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Employment is a relationship. When you hire an employee, you probably expect them to be at their best and show you what they can do. But if you hire someone who doesn't try to prove their worth, do you need to worry that you made a mistake? How long do you wait before deciding the new guy's not a good fit?
Only you can answer those questions based on what you and your business will tolerate. But here are signs that should serve as warnings of a poor work ethic ... and some things you can do as an employer to make yourself worthy of the best work.
Will This Work?
You can tell your new hire is trouble when you see evidence of indifference to employment. How does this show? First and foremost a worker's interest in their work shows by the quality of their production. You should not expect perfection -- at first or ever really because no one is perfect -- but do watch out for signs of boredom.
Poor work ethic is also evidenced by failure to follow instructions, arrive on time, or participate in business events. People who need to work do their work well, adjust to routine, and try to meet your needs if you make them clear. If that is not possible for your new hire, you may find that person is not a good fit.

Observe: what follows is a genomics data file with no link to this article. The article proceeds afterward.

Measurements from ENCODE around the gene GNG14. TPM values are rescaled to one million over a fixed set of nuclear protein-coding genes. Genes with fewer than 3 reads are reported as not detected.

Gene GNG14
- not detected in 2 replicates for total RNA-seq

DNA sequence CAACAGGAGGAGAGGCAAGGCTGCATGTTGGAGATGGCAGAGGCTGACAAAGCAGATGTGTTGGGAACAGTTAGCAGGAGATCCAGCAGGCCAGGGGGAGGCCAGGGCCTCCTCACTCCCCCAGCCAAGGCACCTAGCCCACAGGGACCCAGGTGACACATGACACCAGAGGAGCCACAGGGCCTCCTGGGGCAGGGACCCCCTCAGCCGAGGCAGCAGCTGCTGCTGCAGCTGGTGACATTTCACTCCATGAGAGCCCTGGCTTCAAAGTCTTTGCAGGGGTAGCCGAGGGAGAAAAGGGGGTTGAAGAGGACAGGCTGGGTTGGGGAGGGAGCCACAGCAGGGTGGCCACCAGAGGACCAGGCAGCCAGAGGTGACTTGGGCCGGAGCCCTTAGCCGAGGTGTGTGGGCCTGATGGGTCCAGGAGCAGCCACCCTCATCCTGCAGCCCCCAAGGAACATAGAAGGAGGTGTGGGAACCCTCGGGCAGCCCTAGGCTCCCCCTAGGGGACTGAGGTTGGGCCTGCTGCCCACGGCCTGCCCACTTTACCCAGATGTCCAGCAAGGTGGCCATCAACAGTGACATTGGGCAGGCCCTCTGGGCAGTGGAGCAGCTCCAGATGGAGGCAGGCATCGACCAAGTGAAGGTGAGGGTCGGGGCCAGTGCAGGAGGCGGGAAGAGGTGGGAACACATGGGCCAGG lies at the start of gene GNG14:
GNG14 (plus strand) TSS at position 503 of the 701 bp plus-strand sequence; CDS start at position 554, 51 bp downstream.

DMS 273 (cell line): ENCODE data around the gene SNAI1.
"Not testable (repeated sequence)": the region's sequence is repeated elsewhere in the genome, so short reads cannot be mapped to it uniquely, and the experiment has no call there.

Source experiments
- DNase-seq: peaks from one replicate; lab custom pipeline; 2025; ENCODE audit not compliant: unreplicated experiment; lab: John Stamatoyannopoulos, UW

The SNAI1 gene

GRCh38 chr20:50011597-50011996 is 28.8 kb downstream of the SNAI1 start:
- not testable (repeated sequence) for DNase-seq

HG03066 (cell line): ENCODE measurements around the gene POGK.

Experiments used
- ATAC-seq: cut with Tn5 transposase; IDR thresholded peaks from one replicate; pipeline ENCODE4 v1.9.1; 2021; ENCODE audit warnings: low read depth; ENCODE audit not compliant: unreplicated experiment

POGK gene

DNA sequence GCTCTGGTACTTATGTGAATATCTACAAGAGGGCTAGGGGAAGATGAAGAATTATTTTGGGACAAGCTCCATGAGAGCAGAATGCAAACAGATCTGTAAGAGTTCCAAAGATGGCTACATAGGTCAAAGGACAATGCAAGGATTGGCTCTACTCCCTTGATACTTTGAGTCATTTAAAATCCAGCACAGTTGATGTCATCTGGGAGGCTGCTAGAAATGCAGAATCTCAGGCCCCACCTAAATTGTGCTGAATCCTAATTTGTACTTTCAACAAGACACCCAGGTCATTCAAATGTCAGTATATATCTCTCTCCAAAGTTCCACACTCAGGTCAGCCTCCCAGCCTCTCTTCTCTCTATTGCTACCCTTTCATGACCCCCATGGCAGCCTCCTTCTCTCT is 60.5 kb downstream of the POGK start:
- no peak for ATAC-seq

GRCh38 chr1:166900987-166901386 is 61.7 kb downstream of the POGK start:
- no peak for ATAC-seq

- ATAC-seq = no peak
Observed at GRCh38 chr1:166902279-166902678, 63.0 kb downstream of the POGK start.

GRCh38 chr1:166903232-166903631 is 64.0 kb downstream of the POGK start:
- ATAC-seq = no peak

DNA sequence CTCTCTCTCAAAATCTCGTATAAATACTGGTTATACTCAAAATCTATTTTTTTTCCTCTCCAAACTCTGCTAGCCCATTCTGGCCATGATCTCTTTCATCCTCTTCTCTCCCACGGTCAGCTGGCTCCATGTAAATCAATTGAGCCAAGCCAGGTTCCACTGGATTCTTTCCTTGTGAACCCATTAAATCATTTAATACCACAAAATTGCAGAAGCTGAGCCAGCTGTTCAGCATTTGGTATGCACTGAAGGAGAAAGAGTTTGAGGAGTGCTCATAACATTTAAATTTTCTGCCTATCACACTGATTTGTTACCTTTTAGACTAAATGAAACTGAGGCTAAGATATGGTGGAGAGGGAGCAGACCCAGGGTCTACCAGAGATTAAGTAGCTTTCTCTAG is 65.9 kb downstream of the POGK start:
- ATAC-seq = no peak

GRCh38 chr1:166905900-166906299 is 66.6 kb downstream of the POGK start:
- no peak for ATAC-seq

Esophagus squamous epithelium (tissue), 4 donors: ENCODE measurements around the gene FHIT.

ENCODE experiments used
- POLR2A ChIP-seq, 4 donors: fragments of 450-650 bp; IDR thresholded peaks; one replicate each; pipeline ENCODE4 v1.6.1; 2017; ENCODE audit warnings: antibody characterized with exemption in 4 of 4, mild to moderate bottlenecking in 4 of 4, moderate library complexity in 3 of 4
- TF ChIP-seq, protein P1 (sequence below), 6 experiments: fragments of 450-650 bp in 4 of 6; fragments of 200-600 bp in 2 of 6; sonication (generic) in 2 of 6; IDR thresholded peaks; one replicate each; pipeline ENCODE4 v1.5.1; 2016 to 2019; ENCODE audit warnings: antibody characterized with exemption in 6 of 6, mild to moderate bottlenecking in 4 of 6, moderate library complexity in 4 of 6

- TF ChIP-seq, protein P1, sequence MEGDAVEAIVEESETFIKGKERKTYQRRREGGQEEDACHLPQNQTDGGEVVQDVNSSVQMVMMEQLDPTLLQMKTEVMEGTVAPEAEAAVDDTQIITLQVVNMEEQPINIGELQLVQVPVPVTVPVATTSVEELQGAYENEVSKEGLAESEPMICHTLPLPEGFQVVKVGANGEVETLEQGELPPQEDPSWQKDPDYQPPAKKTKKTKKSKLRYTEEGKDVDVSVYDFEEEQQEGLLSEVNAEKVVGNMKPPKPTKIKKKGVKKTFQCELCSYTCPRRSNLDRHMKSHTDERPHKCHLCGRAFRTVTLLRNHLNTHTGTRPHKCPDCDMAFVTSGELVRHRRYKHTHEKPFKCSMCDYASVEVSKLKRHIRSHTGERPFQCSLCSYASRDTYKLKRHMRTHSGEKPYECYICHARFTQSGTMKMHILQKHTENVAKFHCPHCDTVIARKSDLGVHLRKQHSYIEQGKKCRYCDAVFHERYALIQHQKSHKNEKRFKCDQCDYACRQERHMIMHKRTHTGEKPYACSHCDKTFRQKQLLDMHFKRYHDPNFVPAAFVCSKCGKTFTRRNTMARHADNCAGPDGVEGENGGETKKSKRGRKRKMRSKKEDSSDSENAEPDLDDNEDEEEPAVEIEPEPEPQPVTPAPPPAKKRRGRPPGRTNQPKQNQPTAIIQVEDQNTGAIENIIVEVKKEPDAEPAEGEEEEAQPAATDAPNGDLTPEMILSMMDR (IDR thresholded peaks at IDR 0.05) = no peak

But do give them more than a minute to adjust. And most importantly, ask yourself if you are doing what needs to be done to help someone fit in.
Do not assume that because you are the boss, top-down communication works for everyone. If you check in with people and ask them what they need, you may see improvements in all of your workers and not just the troublesome new hire.
There is a lot of rhetoric about communication in business. But very few people are actually able communicators with an ability to exchange openly.
Before you blame a new worker, look at yourself and your business and ask what you can do better to inspire everyone you hire. Set your people up for success by letting them be their best. Check in and focus. It'll be good for business and your life.
Talk to a Lawyer
If you have questions about any aspect of business operations or hiring, don't go it alone. Get guidance from an attorney.
Meeting with a lawyer can help you understand your options and how to best protect your rights. Visit our attorney directory to find a lawyer near you who can help.